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What to Know About 'Explore Bonds'

Non-core bonds can be prudent and profitable--but they are not for the unwary.

John Rekenthaler, 12/09/2016

Core and Explore
Pundits have warned for the several years about "the bond bubble." When all those dollars that have poured into bonds head for the exits, the doomsayers state, fixed-income prices will collapse. The usual pressure that is exerted on securities prices by sales orders will be exacerbated by today's minuscule yields, which means that bonds will lose their value in a hurry as interest rates rise. In addition, the market structure has been damaged, due to the decimation of bond dealers during the 2008 financial crisis.

That may be--or it may not be. Either way, the puncturing of the bond bubble is not this column's topic. Forecasting a marketwide catastrophe is far past my pay grade. Indeed, that task appears to be past anybody's pay grade, judging by how many false warnings have occurred. (One of the most memorable was the havoc predicted from PIMCO Total Return's PTTRX redemptions, in autumn 2014. The bond market would reel when PIMCO closed out its derivatives positions, it was said. Nope. Bond prices rose instead.)

Instead, my concern is the narrower topic of what, for lack of a better term, I call "explore bonds." Core bonds are Treasuries, U.S. government agencies, blue-chip corporate bonds, higher-grade asset-backed securities, and sovereign bonds from developed economies. Explore bonds are what remain. They occupy the market's fringes. They are issues from second- or third-tier companies; or the weaker of asset-backed securities; or nonagency mortgages; or emerging-markets issues. They typically come in small pools, and they are sensitive to economic concerns.

In reality, of course, there are many grades of liquidity for bonds, rather than the two implied by the phrase "core and explore." They range from extremely liquid for on-the-run Treasuries to extremely illiquid for the smallest and most esoteric of issues. The example that follows is particularly dramatic--which is why I chose it. Consider it the case of when the furthest edge of exploration goes wrong.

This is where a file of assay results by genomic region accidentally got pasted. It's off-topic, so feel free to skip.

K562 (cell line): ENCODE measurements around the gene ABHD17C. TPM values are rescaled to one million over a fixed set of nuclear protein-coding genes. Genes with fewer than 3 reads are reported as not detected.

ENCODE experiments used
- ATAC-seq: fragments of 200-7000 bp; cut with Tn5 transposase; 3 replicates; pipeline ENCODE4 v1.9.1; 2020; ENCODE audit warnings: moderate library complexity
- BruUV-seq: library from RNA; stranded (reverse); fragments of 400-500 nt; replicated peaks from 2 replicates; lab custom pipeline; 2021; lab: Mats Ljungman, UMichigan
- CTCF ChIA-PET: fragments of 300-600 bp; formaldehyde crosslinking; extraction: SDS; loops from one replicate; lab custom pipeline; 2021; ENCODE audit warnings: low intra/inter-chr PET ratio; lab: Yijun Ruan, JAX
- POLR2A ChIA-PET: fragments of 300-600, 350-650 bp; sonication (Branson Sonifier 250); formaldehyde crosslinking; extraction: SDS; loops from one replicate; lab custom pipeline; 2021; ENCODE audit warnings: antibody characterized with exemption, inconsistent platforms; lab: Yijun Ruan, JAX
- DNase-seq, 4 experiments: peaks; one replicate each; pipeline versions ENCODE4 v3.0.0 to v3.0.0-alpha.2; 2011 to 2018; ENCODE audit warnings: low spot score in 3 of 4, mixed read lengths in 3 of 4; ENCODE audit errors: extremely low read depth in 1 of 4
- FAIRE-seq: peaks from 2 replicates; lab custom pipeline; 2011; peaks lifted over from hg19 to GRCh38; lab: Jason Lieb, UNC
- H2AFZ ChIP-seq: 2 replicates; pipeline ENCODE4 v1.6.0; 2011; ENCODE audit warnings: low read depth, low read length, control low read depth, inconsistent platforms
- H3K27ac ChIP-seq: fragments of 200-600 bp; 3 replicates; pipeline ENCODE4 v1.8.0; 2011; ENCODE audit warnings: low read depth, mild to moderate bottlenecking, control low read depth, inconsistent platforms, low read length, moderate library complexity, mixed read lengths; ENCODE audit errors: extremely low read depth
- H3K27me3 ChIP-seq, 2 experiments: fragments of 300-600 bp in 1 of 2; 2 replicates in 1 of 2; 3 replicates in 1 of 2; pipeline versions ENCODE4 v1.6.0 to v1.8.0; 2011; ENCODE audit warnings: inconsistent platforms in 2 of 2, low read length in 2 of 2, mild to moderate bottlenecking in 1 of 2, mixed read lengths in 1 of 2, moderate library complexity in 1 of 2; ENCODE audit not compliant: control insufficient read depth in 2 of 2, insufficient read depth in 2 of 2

Case Study
And they can't withstand sell orders. A vivid recent example is provided by tiny Sandalwood Opportunity SANIX, which managed to lose 9% during the second quarter of 2016, when the average multialternative fund rival gained 1%. (A multialternative fund, by Morningstar's definition, is a fund that invests in various flavors of alternative investments.) Writes management:

The large decrease in the value of the Fund during the second quarter was primarily due to the remaining positions in the energy, metals and mining in our Middle Market Credit sleeve. This continued source of loss in the portfolio was further magnified by investor redemptions which occurred throughout the quarter.

The fund's March 31, 2016 report listed 15% of portfolio assets as belonging to the energy, metals, and mining sectors. If the fund fell almost 10% during the ensuing quarter, with most of that loss occurring from just 15% of the portfolio, well … that's not pretty. The implication is that those securities shed more than half their value. (Not surprisingly, the report continues, "The volatility in the middle market sleeve culminated in the decision to exit the strategy and remove the manager from the portfolio.")

(This picture gives an indication of what can happen when the riskier of explore bonds go awry. Cover the eyes of any minors.)

Takeaways
This tale offers several lessons.